The moon understands what it means to be human.
Uncertain. Alone. Cratered by imperfections.
Tahereh Mafi, “Shatter Me”.
I don’t really remember how I found Eleonora. But I remember wandering through Instagram accounts, and suddenly seeing her picture. There was something about her - the combination of yoga, tattoos, her exposing so much vulnerability and strength in her writing. I was blown away.
Eleonora is a brave woman who found the strength to leave an abusive relationship and take control over her life and learn to love herself, inspired by yoga, body movement and music. Then later she found the strength to start her battle against domestic violence, with Ode to the Moon.
Since 2014, Ode to the Moon has offered its services to raise funds all over New Jersey, New York and Europe to help victims of domestic violence all over the world.On average, nearly 20 people per minute are physically abused by an intimate partner in the United States. During one year, this equates to more than 10 million women and men.
“Ode to Moon is a non-profit organization that breaks the silence about domestic violence through body movement, yoga, visual artists and musicians. Our projects high lights education and discussion on the topic of domestic violence, as well as guidance to various professional services for those who need assistance. Our objective is to empower individuals who are in need of finding a voice to break their silence”
Starting very small, the goal was simple: to invoke discussion on the topic of domestic violence and raise money to benefit the efforts of turning lives around 180 degrees - a local organization that provides shelter and resources for the survivors of domestic abuse and sexual assault.
Then Eleonora Zampatti became the founder of Ode to the Moon, the instructor, and a survivor herself of domestic abuse. “ It is through the movement of my body that I was able to accept my past, embrace my scars, and learn how to fall in love with myself...” And it is through movement she hopes to teach everyone the poetry they hold within themselves to accept who they are, no matter what scars they bear.
Could you tell us about the connection between yoga and the strength you found to make a change?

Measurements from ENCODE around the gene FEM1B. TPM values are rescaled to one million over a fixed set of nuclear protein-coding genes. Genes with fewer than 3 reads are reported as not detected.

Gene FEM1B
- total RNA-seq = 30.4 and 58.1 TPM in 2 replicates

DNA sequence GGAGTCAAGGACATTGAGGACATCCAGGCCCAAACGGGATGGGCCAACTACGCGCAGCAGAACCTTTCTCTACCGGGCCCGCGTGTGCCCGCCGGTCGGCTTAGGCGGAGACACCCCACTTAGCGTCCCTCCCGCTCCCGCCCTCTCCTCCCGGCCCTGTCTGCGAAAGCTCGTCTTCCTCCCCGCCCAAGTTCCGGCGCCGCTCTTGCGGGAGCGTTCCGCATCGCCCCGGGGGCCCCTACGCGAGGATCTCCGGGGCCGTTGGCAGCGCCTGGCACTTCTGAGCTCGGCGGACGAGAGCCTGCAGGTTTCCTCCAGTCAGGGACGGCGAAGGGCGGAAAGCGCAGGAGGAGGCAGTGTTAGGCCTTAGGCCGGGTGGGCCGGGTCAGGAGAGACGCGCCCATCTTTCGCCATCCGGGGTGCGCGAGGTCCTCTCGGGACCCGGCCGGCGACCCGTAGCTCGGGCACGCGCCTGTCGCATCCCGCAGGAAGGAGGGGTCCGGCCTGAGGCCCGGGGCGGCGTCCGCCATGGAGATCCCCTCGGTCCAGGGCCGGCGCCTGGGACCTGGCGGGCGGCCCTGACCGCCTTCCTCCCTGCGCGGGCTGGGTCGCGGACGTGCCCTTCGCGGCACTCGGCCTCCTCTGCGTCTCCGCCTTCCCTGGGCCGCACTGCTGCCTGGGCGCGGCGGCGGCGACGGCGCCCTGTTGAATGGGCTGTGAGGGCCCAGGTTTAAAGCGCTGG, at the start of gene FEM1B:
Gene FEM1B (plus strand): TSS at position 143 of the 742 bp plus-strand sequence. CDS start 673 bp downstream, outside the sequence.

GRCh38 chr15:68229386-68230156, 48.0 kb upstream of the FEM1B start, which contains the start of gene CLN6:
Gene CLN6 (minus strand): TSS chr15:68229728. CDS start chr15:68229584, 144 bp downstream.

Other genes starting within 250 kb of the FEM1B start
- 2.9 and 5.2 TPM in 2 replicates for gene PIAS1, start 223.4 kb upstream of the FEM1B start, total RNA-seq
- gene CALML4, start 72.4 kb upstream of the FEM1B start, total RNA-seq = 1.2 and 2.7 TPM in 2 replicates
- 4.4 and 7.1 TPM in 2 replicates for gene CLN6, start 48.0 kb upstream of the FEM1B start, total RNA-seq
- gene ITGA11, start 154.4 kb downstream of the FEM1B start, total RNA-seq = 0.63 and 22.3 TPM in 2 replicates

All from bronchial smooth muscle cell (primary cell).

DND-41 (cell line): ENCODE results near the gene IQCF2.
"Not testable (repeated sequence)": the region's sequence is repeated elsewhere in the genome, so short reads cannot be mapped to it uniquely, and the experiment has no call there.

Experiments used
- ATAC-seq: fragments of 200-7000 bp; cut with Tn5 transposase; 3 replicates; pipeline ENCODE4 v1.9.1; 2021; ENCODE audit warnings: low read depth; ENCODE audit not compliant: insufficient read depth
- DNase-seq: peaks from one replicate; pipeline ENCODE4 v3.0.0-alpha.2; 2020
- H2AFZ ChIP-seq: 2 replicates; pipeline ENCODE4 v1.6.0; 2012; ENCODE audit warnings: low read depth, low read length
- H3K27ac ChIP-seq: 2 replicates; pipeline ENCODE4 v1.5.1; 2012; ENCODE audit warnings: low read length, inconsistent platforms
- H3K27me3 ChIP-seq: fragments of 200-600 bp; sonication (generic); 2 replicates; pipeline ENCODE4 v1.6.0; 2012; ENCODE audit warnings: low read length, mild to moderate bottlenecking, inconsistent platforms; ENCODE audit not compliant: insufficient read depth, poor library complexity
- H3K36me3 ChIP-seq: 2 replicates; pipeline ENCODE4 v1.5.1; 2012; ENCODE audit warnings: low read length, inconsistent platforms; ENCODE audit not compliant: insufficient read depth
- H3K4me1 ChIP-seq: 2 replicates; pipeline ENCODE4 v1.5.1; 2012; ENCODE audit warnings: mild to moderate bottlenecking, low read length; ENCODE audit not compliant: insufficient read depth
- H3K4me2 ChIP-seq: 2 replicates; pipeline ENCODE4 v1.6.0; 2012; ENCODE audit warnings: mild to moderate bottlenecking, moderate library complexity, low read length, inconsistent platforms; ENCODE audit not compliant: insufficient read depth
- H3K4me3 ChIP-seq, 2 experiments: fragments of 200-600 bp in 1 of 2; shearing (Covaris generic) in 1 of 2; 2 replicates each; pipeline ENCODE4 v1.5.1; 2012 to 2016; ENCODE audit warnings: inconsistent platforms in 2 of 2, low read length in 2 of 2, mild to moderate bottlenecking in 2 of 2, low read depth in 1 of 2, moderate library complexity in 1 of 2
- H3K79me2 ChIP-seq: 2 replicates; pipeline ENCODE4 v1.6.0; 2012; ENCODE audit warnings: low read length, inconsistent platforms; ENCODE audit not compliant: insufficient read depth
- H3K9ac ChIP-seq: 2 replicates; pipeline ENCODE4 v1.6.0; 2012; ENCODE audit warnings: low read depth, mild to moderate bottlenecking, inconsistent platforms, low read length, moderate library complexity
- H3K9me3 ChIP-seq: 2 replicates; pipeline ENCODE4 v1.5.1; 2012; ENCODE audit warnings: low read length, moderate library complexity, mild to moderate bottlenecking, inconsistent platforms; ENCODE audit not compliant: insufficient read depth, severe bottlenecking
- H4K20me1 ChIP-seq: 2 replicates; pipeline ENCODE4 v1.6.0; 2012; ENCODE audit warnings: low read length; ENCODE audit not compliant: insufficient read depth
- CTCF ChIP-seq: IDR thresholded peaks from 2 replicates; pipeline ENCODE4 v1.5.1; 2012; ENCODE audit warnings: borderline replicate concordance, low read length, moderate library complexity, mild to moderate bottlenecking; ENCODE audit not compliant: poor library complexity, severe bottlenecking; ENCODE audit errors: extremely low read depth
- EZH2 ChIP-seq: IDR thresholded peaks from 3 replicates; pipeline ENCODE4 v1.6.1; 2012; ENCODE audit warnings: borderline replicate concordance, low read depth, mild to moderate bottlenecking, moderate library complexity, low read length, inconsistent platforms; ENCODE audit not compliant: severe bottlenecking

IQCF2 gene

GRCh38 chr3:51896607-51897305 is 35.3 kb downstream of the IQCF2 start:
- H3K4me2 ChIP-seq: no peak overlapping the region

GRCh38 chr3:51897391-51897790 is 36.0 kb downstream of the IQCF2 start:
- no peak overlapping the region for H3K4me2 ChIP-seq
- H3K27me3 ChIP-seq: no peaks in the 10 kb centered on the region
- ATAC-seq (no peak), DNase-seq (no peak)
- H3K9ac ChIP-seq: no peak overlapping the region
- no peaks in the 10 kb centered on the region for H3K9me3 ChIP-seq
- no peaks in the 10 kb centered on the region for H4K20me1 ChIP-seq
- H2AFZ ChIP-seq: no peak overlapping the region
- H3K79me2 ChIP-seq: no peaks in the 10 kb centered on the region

Yoga taught me many things, but mainly it taught me to surrender. Surrender to something higher than me, that life force that guides us and governs us. Surrender to God, to my breath, to this life that sometimes just does not make sense. It taught me to be nice with myself, to stop judging myself and to find the courage to spread my wings and fly, without landing in sight. Trusting that doesn’t matter how hard the landing might be, it is in that fly that I can find the highest form of freedom and joy.
The physical practice taught me that it’s ok to fall, to drop on the floor and just listen to the echo of my heart beat, the melody of my breath, laying down on the floor. It taught me that the practice is not just about handstand, that in order to get there I have to be patient and more then everything I have to be willing to fall and fall over and over again without thinking that I’m failing. Yoga taught me to believe in myself, to connect. It taught me that child pose is a pose, and moving into it does not mean that I’m weak, it means that I understood that I need to stop, rest and ground myself, to connect to my breath.
Breathing was a foreign concept for me, I lived my life holding my breath, too scared to say or do something wrong, too scared to end up being punished for it. Practicing taught me to breathe again. To discover the power that lies behind and inhale and exhale, the life force that comes with this simple action. Through yoga I learned to listen to my heart beat, the voice of my soul and embrace everything I am. Light and darkness, sun and moon, joy and tears, and never judge my weakness. Instead -accept them and make them my strength.
Why “Ode to the Moon”?
When you walk away from the nightmare that is called domestic violence, you are left alone, dealing with demons that nobody wants to get to know. Most of the time you blame yourself for everything that happened to you and you are ashamed of who you are.
Yoga taught me that you can change all of this, you can understand that the past does not come back to hurt you, it simply never leaves. You have to learn to accept it, so you can embrace everything you are: light and darkness, sun and moon, earth and water, all in one.
I decided not to fear my pain anymore and to re write my story and I believe that this was the real beginning of Ode to the Moon. Many times, I thought I could not make it, but I have. I changed my life. I did not let the pain of the past dictate my future. I chose love, even if love has broken my heart many times. When I started to really let go of the past, I was able to understand my power and I decided to dedicate myself to help those who are still living under the overbearing shadow of violence.